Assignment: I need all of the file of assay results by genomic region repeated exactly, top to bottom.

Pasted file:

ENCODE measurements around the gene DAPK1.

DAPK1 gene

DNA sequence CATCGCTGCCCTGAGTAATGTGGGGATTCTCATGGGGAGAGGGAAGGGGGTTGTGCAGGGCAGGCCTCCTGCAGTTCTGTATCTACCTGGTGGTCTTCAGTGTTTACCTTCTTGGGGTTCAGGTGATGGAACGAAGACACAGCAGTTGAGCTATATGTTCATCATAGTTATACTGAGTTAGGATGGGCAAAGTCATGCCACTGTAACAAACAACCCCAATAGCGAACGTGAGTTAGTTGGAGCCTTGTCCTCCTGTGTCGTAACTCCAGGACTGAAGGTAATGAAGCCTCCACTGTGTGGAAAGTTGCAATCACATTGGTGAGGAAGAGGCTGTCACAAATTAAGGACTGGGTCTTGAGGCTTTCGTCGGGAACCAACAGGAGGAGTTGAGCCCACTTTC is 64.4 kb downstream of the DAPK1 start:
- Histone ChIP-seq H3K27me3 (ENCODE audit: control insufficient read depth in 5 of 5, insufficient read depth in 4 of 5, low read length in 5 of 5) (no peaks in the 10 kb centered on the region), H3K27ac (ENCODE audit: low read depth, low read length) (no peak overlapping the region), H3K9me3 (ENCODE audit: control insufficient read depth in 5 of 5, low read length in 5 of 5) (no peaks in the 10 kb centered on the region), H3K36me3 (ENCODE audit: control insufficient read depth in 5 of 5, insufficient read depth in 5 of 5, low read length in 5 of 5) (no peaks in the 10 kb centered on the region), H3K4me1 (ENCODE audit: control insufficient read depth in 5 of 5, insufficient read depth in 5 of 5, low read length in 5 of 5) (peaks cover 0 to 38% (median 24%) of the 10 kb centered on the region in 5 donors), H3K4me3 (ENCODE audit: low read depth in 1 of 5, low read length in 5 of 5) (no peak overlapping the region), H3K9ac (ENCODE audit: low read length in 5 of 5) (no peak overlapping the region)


ENCODE measurements around the gene DAPK1.

DAPK1 gene

DNA sequence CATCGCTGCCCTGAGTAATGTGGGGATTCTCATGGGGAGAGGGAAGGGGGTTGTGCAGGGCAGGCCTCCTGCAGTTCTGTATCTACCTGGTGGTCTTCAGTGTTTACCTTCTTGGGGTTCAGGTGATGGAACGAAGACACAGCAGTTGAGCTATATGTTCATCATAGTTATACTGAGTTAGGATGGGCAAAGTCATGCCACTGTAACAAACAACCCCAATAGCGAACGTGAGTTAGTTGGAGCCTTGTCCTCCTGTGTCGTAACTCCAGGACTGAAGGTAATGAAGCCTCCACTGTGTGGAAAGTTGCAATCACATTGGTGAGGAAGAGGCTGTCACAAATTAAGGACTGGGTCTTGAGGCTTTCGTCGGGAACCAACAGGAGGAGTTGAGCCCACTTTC is 64.4 kb downstream of the DAPK1 start:
- Histone ChIP-seq H3K27me3 (ENCODE audit: control insufficient read depth in 5 of 5, insufficient read depth in 4 of 5, low read length in 5 of 5) (no peaks in the 10 kb centered on the region), H3K27ac (ENCODE audit: low read depth, low read length) (no peak overlapping the region), H3K9me3 (ENCODE audit: control insufficient read depth in 5 of 5, low read length in 5 of 5) (no peaks in the 10 kb centered on the region), H3K36me3 (ENCODE audit: control insufficient read depth in 5 of 5, insufficient read depth in 5 of 5, low read length in 5 of 5) (no peaks in the 10 kb centered on the region), H3K4me1 (ENCODE audit: control insufficient read depth in 5 of 5, insufficient read depth in 5 of 5, low read length in 5 of 5) (peaks cover 0 to 38% (median 24%) of the 10 kb centered on the region in 5 donors), H3K4me3 (ENCODE audit: low read depth in 1 of 5, low read length in 5 of 5) (no peak overlapping the region), H3K9ac (ENCODE audit: low read length in 5 of 5) (no peak overlapping the region)